• Karyna Hlyvynska, Ph.D. Candidate, University of Georgia, “Putting the Machine in Motion: How the U.S. Treasury Department Built a Fiscal-Military State.”
  • Yiyun Huang, Ph.D. Candidate, University of Tennessee-Knoxville, “Medicinal Tea: Global Cultural Transfer and A Vast Early America.”
  • Dana Hughes, Ph.D. Candidate, University of California-Santa Barbara, “Tracking the Colonial Revival in Public Memory: Caroline Hazard and her Activism on Two Coasts in the Late Nineteenth and Early Twentieth Centuries.”
  • Alexandra Macdonald, Ph.D. Candidate, College of William and Mary, “The Social Life of Time in the Anglo-Atlantic World, 1660-1830.”
  • Lawrence “Trent” MacNamara, Assistant Professor, Texas A&M University, “Open Sky: Higher Places and Higher Meaning in the United States.”
  • Aaron Moulton, Assistant Professor, Stephen F. Austin State University, “A Dominican Dictator in Washington: Rafael Trujillo and the Politics of U.S. Foreign Relations.”
  • Joseph Nevins, Professor Emeritus, Vassar College, “Banana Capital: How the United Fruit Company and Greater Boston Made One Another.”
  • Sarah Pearlman Shapiro, Ph.D. Candidate, Brown University, “Women’s Communities of Care in Revolutionary New England.”
  • Christine Peralta, Assistant Professor, Amherst College, “Insurgent Care: Reimagining the Health Work of Filipina Women, 1870- 1948.”
  • Trysh Travis, Associate Professor, University of Florida, “Feminists on Drugs: A History.”
  • Kayleigh Whitman, Ph.D. Candidate, Vanderbilt University, “Faith in the World Community: Sue Bailey Thurman and Black Women’s World Reconstruction, 1920-1950.”
  • Hekang Yang, Ph.D. Candidate, Columbia University, “The Making of Fiscal Empire: Frontier Questions and State Borrowing in China, circa 1876-1916.”


Suanne and Caleb Loring Fellowship on the Civil War, Its Origins, and Consequences

  • Paul Polgar, Assistant Professor, University of Mississippi, “An Abolition Peace: Black Rights, the Union Cause, and the Rise of Radical Reconstruction.”


Short-Term Fellowships

  • Aabid Allibhai, Ph.D. Candidate, Harvard University, “Belinda Sutton’s World: Slavery, Legal Activism, and Abolition in Revolutionary New England.” (Samuel Victor Constant Fellowship from the Society of Colonial Wars)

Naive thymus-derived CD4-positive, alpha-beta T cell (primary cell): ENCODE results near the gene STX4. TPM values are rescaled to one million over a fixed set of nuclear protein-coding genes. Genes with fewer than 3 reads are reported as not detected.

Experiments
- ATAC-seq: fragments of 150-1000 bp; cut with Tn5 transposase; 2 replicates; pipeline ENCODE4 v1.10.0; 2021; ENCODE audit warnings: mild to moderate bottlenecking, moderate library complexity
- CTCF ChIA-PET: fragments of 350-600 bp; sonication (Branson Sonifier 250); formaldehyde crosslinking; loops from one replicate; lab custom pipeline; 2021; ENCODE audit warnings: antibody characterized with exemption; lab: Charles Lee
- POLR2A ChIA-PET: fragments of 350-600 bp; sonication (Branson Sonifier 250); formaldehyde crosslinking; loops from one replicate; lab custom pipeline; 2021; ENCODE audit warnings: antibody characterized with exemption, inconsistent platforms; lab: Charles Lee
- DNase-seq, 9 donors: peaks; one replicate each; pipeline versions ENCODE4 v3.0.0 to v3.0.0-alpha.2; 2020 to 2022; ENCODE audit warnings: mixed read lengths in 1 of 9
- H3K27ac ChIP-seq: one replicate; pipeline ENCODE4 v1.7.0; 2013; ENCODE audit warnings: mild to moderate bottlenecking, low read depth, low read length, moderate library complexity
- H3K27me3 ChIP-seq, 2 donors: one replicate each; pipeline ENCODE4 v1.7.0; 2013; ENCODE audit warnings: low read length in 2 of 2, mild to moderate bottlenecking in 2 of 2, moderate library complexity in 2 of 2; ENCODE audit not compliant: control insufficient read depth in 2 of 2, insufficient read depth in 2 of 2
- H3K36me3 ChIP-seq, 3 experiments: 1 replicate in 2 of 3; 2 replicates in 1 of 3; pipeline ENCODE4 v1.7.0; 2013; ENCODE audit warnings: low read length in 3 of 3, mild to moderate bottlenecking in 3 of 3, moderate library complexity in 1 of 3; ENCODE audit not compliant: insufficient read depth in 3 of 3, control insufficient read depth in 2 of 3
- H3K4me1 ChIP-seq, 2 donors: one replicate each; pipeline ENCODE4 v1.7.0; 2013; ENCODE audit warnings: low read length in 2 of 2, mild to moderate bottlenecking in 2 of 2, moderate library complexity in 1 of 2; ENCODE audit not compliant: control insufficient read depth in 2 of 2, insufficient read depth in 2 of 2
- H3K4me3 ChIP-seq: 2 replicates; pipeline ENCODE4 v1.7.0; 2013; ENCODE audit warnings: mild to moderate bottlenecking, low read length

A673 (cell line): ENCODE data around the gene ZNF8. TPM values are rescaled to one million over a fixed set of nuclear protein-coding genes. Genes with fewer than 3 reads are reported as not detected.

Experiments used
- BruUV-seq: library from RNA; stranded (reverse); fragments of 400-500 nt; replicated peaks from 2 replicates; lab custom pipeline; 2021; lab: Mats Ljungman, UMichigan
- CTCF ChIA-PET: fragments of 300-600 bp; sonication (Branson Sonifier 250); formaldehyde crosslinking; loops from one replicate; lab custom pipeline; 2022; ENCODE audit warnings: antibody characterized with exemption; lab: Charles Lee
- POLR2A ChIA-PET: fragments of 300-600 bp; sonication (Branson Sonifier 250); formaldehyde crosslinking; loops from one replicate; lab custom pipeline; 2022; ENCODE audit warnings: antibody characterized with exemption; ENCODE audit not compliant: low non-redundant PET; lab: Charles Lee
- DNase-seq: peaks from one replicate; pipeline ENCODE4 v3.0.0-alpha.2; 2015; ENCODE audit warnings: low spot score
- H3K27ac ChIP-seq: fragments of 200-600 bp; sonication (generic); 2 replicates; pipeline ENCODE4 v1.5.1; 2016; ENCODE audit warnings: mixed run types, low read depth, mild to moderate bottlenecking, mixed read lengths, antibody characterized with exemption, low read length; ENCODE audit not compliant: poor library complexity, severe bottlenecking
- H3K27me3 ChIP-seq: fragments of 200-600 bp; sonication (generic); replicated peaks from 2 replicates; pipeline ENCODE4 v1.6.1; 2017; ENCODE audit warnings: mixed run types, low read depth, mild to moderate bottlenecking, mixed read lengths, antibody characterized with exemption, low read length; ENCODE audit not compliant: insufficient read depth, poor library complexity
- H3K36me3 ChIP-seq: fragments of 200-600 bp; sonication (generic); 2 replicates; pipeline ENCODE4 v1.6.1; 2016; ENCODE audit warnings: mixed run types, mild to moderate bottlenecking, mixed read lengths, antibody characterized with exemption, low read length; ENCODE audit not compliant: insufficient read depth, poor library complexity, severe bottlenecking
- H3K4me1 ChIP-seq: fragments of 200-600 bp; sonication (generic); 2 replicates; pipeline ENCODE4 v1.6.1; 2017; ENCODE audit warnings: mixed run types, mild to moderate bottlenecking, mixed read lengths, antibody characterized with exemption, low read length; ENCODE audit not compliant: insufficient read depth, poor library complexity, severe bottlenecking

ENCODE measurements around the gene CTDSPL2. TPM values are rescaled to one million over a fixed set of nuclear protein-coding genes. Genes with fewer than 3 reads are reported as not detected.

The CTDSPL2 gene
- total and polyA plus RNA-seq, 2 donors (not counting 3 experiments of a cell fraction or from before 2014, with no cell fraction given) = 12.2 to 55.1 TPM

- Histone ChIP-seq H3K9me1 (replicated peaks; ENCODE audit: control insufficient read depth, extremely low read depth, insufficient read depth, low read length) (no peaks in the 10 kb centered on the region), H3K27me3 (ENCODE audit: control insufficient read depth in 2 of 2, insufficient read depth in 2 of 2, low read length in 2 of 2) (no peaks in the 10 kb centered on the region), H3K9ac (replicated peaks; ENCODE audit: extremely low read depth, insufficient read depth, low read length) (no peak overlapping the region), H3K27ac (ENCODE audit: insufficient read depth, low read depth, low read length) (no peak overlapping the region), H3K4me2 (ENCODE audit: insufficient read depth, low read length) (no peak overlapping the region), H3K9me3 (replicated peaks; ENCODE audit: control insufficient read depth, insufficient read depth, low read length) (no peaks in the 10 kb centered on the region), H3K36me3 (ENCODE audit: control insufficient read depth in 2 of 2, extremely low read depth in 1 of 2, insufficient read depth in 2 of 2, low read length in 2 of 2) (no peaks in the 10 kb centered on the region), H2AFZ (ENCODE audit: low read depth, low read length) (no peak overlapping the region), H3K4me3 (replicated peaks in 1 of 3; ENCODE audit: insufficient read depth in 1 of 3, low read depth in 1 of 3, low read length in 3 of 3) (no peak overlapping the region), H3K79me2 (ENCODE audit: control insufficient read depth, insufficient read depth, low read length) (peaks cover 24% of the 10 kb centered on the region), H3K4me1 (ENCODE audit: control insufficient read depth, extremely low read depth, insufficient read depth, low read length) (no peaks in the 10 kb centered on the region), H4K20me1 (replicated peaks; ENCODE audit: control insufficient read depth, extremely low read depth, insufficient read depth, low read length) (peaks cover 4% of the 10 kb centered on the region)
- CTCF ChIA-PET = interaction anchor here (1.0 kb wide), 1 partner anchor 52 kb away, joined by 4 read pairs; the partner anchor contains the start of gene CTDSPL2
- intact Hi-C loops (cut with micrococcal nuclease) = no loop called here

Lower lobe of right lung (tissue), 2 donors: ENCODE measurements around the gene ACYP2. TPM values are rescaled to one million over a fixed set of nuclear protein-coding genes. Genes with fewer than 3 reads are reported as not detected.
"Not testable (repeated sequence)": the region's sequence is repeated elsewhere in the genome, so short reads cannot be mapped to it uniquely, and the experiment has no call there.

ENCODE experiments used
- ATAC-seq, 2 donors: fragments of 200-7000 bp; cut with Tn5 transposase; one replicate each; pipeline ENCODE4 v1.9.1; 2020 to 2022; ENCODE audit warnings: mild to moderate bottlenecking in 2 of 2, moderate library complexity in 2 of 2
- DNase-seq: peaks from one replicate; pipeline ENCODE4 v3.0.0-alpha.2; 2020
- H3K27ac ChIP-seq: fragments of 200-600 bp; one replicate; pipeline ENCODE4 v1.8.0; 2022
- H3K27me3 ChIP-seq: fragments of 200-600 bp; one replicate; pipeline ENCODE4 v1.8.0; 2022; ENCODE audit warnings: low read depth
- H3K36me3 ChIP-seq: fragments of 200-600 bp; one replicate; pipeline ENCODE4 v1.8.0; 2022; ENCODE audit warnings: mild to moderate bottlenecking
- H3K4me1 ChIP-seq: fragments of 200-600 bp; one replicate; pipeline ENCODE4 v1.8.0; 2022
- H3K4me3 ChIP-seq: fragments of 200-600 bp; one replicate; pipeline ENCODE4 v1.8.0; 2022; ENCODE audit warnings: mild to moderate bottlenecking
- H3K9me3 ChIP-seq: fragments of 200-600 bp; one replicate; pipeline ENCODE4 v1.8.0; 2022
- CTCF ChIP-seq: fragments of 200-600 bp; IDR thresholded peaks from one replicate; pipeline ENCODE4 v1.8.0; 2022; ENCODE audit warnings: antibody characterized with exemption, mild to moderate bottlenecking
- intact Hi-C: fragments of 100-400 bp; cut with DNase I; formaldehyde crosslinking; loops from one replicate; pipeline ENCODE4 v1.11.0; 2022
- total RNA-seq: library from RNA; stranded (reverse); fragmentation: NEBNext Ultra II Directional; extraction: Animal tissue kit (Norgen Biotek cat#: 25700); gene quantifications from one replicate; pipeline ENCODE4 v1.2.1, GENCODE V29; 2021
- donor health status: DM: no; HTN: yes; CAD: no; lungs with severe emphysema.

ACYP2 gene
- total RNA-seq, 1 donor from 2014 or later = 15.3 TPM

• Joshua Bartlett, Assistant Professor, Bilkent University, “Arboreal Poetics: The Language, Materiality, and Politics of Trees in American Poetry.” (Mary B. Wright Environmental History Fellowship)
  • Richard Bell, Professor, University of Maryland, “The First Freedom Riders: Streetcars and Street Fights in Jim Crow New York.” (Andrew W. Mellon Fellowship)
  • Daniel Bottino, Ph.D. Candidate, Rutgers University, “‘By Turff and Twigg’: Oral and Literate Culture in Seventeenth-Century Maine.” (Samuel Victor Constant Fellowship from the Society of Colonial Wars)
  • Armando Chavez-Rivera, Associate Professor, University of Houston, “Alexander Hill Everett, Richard Robert Madden, and U.S. Influences over Cuba in 1835-45.” (Andrew W. Mellon Fellowship)
  • Theodore Delwiche, Ph.D. Candidate, Yale University, “The Contested Classics: Education in North America, 1635-1800.” (Samuel Victor Constant Fellowship from the Society of Colonial Wars)
  • Daniel Doherty, Ph.D. Candidate, Durham University, “‘Bleeding Massachusetts’: Anti-Abolitionist and anti-Black Violence in the Antebellum North, 1840-1849.” (Andrew W. Mellon Fellowship)
  • Andre Fleche, Professor, Castleton University, “The American Civil War and the Shaping of the Western Hemisphere, 1848-1877.” (Andrew W. Mellon Fellowship)
  • Stephanie Gorton, Independent Scholar, “The Icon and the Idealist: The Two Radical Women Who Brought Choice to America.” (Alyson R. Miller Fellowship)